Sunday, June 5, 2011

Why Take Regular Rest Days?

Today is my Rest Day. I am not going to do any type of high-impact exercising at all. My shoulder is sore and my poor muscles need rest. Now, part of me wants to do my workouts anyway. No pain, no gain, right? However, I've been reading up on the subject and the benefits of taking a day off every week (or even more often than that) are many.

First of all... you deserve it. If you've been working out regularly all week and have done your best to improve your health and fitness you absolutely deserve to take the focus off of your weight and muscles and just BE. We don't want to become so focused on our journey to fitness that we let everything else fall to the back burner. Giving yourself a break once in a while is good for the body and the spirit. Have a lazy day. Have a crazy day. Just spend some time doing anything you feel like doing, even if it's sleeping in, laying around reading a book or hanging out with friends and family. Give yourself a day to just relax and renew.

Secondly, your muscles need it. When you exercise, your muscles actually break down. They need time to repair and replenish the elements lost during your workouts. If you keep exercising and working those muscles non-stop without giving them a break, it can actually do more harm than good. They will just keep breaking down without being able to build back up. Yes, your body does heal while you sleep, however, that is not necessarily enough for your muscles to repair and rebuild muscle and connective tissue. Not allowing enough resting periods for your muscles can lead to increased muscle break down and may lead to over-training and injury.

Third, if you don't give your muscles time to heal your metabolism may slow down. This is definitely not something that a dieter wants to happen. In order for muscles to make a complete recovery, protein stores and energy stores need to be replaced. If your muscles are not given the time to recover, they can become progressively smaller. In the course of a few weeks, in regards to the dieter, this can mean a gradual decline in lean tissue, thus lowering your metabolism. This results in less calories burned overall then the need to decrease your caloric intake which may already be at the lowest end to begin with, or the need to burn more calories through exercise which just keeps you in a vicious cycle and exasperates the problem.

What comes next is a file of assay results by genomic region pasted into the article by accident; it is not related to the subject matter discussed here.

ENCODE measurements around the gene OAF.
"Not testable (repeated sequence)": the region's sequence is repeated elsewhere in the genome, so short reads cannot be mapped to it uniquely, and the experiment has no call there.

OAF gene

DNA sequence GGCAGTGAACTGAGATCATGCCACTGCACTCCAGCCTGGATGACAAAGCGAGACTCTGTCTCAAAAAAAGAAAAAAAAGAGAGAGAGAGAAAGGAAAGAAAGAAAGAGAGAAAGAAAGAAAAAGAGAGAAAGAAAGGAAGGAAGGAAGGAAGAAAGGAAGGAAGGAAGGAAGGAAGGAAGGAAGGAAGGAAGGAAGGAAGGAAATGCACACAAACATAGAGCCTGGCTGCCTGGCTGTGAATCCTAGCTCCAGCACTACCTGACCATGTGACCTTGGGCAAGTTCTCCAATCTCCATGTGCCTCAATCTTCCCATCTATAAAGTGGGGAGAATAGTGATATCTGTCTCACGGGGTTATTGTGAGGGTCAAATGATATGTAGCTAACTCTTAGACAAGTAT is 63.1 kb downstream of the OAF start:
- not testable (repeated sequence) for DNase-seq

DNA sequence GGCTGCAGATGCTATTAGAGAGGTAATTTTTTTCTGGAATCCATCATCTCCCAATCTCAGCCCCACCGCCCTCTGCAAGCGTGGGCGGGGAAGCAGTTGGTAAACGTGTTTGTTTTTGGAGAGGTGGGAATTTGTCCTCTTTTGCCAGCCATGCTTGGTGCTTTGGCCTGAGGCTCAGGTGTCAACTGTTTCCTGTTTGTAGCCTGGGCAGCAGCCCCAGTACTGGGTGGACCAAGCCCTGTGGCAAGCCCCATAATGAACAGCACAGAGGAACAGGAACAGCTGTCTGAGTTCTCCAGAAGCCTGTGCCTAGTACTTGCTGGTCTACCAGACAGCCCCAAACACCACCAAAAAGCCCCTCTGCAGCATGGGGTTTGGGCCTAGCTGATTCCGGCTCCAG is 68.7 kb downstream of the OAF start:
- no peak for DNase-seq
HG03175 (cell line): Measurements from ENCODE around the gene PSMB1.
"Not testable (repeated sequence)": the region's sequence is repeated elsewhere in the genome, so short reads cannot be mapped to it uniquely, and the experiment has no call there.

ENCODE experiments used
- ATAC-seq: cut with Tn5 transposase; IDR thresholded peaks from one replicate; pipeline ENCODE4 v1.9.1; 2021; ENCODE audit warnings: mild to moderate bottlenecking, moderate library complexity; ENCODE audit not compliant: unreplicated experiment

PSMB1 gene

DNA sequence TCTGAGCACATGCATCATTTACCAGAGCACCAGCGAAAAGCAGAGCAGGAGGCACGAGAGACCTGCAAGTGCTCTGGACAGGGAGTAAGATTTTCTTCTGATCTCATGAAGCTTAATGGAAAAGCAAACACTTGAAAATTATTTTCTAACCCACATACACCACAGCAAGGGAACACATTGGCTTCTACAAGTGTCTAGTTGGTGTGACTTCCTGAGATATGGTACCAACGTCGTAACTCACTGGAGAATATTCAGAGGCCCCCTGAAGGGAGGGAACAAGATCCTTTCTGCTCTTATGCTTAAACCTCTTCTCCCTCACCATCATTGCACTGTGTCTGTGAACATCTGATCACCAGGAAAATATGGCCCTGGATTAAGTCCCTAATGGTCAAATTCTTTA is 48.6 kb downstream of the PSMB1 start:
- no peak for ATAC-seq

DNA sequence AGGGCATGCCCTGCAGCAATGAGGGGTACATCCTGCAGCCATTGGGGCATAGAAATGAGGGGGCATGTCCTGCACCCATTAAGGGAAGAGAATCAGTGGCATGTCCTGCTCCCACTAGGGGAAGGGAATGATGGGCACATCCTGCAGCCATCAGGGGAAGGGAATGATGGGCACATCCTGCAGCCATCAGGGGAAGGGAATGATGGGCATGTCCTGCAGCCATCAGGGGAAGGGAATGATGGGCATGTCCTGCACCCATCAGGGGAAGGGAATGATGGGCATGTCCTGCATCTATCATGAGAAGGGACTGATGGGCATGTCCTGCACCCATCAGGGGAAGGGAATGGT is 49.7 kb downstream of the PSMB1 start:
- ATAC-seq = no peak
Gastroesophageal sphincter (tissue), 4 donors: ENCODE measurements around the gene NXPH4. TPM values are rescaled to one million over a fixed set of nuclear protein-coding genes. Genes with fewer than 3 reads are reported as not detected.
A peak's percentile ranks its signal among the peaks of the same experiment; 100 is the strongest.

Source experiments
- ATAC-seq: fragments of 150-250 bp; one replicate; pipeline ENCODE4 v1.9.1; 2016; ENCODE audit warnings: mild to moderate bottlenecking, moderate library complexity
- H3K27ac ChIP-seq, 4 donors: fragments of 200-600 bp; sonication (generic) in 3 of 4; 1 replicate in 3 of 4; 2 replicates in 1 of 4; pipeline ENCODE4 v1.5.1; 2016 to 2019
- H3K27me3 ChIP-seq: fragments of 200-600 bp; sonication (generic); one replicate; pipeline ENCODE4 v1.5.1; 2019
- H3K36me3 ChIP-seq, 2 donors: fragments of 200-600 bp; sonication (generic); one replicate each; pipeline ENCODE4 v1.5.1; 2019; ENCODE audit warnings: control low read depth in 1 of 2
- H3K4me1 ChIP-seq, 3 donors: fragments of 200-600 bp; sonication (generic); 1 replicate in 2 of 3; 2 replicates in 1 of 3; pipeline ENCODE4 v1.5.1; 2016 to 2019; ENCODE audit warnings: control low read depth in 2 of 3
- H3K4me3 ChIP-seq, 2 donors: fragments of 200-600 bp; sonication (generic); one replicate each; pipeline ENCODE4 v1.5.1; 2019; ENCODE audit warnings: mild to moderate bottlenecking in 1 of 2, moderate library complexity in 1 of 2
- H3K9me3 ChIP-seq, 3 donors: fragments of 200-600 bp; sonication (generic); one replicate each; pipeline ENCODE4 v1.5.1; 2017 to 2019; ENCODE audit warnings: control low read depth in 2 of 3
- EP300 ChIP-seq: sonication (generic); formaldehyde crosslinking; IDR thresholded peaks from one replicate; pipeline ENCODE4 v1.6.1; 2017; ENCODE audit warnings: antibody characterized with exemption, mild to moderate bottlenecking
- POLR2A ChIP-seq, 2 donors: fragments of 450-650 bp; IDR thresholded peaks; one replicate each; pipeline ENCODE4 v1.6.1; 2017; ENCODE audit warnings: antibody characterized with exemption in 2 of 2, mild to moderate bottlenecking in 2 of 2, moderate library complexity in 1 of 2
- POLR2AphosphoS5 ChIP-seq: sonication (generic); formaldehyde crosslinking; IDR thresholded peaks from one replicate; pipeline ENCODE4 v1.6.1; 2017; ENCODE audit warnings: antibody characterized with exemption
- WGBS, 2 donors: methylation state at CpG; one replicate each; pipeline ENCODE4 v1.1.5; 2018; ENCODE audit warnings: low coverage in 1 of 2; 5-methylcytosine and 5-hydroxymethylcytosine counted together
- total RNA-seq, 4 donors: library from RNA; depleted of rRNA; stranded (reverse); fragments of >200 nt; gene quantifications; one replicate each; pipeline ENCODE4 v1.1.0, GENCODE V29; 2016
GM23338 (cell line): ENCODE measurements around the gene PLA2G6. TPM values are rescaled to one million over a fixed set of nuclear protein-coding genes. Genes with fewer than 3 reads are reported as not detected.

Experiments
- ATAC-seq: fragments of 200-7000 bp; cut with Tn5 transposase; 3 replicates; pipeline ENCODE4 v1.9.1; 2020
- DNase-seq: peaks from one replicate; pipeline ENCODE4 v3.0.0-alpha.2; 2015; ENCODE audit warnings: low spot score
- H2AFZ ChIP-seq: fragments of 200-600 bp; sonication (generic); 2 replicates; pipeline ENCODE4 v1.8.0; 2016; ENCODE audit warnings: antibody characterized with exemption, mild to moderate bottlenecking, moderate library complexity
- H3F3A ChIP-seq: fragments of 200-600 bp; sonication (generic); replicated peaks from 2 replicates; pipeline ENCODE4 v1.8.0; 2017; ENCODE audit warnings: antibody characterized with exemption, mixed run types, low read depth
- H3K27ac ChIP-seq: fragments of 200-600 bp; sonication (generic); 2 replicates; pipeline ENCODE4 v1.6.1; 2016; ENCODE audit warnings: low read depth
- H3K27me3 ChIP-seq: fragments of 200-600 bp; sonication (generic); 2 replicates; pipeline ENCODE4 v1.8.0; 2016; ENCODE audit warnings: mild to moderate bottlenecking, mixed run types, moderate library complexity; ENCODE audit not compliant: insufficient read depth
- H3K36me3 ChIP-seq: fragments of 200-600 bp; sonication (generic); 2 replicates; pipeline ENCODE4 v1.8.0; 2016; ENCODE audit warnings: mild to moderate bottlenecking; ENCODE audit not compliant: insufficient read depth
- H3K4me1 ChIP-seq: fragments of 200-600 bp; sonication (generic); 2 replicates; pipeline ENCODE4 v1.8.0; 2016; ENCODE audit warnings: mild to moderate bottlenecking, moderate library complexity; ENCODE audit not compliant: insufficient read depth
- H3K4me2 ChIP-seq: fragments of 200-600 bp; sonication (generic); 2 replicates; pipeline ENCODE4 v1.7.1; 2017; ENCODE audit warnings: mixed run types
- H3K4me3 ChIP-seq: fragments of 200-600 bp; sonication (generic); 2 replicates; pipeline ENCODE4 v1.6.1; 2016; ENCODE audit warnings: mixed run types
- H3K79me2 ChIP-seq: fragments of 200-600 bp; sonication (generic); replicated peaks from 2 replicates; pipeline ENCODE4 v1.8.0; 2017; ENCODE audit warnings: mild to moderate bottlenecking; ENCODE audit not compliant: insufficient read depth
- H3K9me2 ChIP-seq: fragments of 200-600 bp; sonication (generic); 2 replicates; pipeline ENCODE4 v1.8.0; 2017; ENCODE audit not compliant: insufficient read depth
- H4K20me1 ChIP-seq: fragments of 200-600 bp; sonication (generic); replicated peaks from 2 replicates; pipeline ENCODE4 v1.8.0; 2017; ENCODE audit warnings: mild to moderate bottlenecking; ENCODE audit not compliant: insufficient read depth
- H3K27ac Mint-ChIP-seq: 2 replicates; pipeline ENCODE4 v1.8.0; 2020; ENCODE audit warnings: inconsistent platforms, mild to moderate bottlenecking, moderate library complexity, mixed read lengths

Fourth, You don't want to get burned out. If you have recently begun eating right and implementing daily exercise into your life, you probably have been going all-out. Your motivation is high, you are excited and raring to see results. However, if you are serious about becoming a more fit and healthy person, you need to look at this not as a Diet, but as a Lifestyle Change. You have the rest of your life to worry about. This is not a "Lose 10 Pounds In 3 Days And Keep It Off Forever" diet scam. This is your LIFE. Pace yourself, take it one day at a time and don't lose sight of the big picture. I know many people who are all Gung-Ho during the first couple weeks of their 'diets' just to give up because they have burned themselves out, overwhelmed themselves and didn't see results quickly enough. If you are trying to lose weight, get toned, be healthier in general, remember... you did not gain your weight overnight and it will not come off overnight either. This is a life-long process that will take a while, but the results will be worth it.

If you feel you absolutely HAVE to do something, make it something that is low-key. Try Yoga, stretching or a walk in the park or around the block. Having regular rest days will leave you refreshed and rejuvenated for your next few days of workouts!

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